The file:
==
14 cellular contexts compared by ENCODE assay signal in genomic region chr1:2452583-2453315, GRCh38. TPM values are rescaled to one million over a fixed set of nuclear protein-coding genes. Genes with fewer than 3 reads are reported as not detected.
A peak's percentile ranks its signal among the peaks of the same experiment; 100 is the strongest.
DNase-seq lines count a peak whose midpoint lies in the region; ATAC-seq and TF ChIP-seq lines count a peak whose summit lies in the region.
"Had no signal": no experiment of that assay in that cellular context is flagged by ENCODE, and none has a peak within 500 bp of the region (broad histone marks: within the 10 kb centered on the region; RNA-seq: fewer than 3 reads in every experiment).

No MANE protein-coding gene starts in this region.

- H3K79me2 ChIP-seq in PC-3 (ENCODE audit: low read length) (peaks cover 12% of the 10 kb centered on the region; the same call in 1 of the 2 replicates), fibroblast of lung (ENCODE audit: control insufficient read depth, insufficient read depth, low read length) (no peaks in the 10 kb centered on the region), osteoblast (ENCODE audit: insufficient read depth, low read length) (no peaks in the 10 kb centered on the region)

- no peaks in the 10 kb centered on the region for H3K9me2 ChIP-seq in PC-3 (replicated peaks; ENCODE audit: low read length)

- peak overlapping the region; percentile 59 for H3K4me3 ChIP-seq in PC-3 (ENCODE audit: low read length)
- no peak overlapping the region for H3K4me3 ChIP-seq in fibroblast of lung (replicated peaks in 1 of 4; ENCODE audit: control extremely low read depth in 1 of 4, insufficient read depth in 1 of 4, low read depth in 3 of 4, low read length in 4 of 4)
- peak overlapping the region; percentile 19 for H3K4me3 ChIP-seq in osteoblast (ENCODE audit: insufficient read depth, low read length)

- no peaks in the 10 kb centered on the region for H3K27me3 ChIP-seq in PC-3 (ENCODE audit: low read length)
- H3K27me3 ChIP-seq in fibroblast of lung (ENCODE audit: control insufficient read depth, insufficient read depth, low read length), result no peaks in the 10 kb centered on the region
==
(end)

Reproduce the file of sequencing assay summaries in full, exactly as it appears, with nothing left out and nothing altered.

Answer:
14 cellular contexts compared by ENCODE assay signal in genomic region chr1:2452583-2453315, GRCh38. TPM values are rescaled to one million over a fixed set of nuclear protein-coding genes. Genes with fewer than 3 reads are reported as not detected.
A peak's percentile ranks its signal among the peaks of the same experiment; 100 is the strongest.
DNase-seq lines count a peak whose midpoint lies in the region; ATAC-seq and TF ChIP-seq lines count a peak whose summit lies in the region.
"Had no signal": no experiment of that assay in that cellular context is flagged by ENCODE, and none has a peak within 500 bp of the region (broad histone marks: within the 10 kb centered on the region; RNA-seq: fewer than 3 reads in every experiment).

No MANE protein-coding gene starts in this region.

- H3K79me2 ChIP-seq in PC-3 (ENCODE audit: low read length) (peaks cover 12% of the 10 kb centered on the region; the same call in 1 of the 2 replicates), fibroblast of lung (ENCODE audit: control insufficient read depth, insufficient read depth, low read length) (no peaks in the 10 kb centered on the region), osteoblast (ENCODE audit: insufficient read depth, low read length) (no peaks in the 10 kb centered on the region)

- no peaks in the 10 kb centered on the region for H3K9me2 ChIP-seq in PC-3 (replicated peaks; ENCODE audit: low read length)

- peak overlapping the region; percentile 59 for H3K4me3 ChIP-seq in PC-3 (ENCODE audit: low read length)
- no peak overlapping the region for H3K4me3 ChIP-seq in fibroblast of lung (replicated peaks in 1 of 4; ENCODE audit: control extremely low read depth in 1 of 4, insufficient read depth in 1 of 4, low read depth in 3 of 4, low read length in 4 of 4)
- peak overlapping the region; percentile 19 for H3K4me3 ChIP-seq in osteoblast (ENCODE audit: insufficient read depth, low read length)

- no peaks in the 10 kb centered on the region for H3K27me3 ChIP-seq in PC-3 (ENCODE audit: low read length)
- H3K27me3 ChIP-seq in fibroblast of lung (ENCODE audit: control insufficient read depth, insufficient read depth, low read length), result no peaks in the 10 kb centered on the region